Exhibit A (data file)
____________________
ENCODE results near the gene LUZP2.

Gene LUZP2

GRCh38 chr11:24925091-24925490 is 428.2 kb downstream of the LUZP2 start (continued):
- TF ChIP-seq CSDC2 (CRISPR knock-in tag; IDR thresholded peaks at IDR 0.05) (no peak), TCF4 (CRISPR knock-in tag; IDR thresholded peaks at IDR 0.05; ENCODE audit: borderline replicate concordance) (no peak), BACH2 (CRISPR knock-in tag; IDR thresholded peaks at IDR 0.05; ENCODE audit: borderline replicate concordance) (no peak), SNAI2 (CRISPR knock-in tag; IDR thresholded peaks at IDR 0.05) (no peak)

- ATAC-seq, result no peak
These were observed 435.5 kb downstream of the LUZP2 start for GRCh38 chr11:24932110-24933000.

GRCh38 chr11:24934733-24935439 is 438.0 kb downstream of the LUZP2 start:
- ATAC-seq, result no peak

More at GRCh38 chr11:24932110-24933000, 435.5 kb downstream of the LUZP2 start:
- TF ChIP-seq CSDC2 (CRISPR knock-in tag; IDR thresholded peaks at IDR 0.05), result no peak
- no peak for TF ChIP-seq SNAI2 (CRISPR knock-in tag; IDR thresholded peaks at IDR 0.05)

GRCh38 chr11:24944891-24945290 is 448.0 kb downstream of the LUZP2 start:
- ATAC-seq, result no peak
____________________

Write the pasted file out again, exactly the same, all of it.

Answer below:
ENCODE results near the gene LUZP2.

Gene LUZP2

GRCh38 chr11:24925091-24925490 is 428.2 kb downstream of the LUZP2 start (continued):
- TF ChIP-seq CSDC2 (CRISPR knock-in tag; IDR thresholded peaks at IDR 0.05) (no peak), TCF4 (CRISPR knock-in tag; IDR thresholded peaks at IDR 0.05; ENCODE audit: borderline replicate concordance) (no peak), BACH2 (CRISPR knock-in tag; IDR thresholded peaks at IDR 0.05; ENCODE audit: borderline replicate concordance) (no peak), SNAI2 (CRISPR knock-in tag; IDR thresholded peaks at IDR 0.05) (no peak)

- ATAC-seq, result no peak
These were observed 435.5 kb downstream of the LUZP2 start for GRCh38 chr11:24932110-24933000.

GRCh38 chr11:24934733-24935439 is 438.0 kb downstream of the LUZP2 start:
- ATAC-seq, result no peak

More at GRCh38 chr11:24932110-24933000, 435.5 kb downstream of the LUZP2 start:
- TF ChIP-seq CSDC2 (CRISPR knock-in tag; IDR thresholded peaks at IDR 0.05), result no peak
- no peak for TF ChIP-seq SNAI2 (CRISPR knock-in tag; IDR thresholded peaks at IDR 0.05)

GRCh38 chr11:24944891-24945290 is 448.0 kb downstream of the LUZP2 start:
- ATAC-seq, result no peak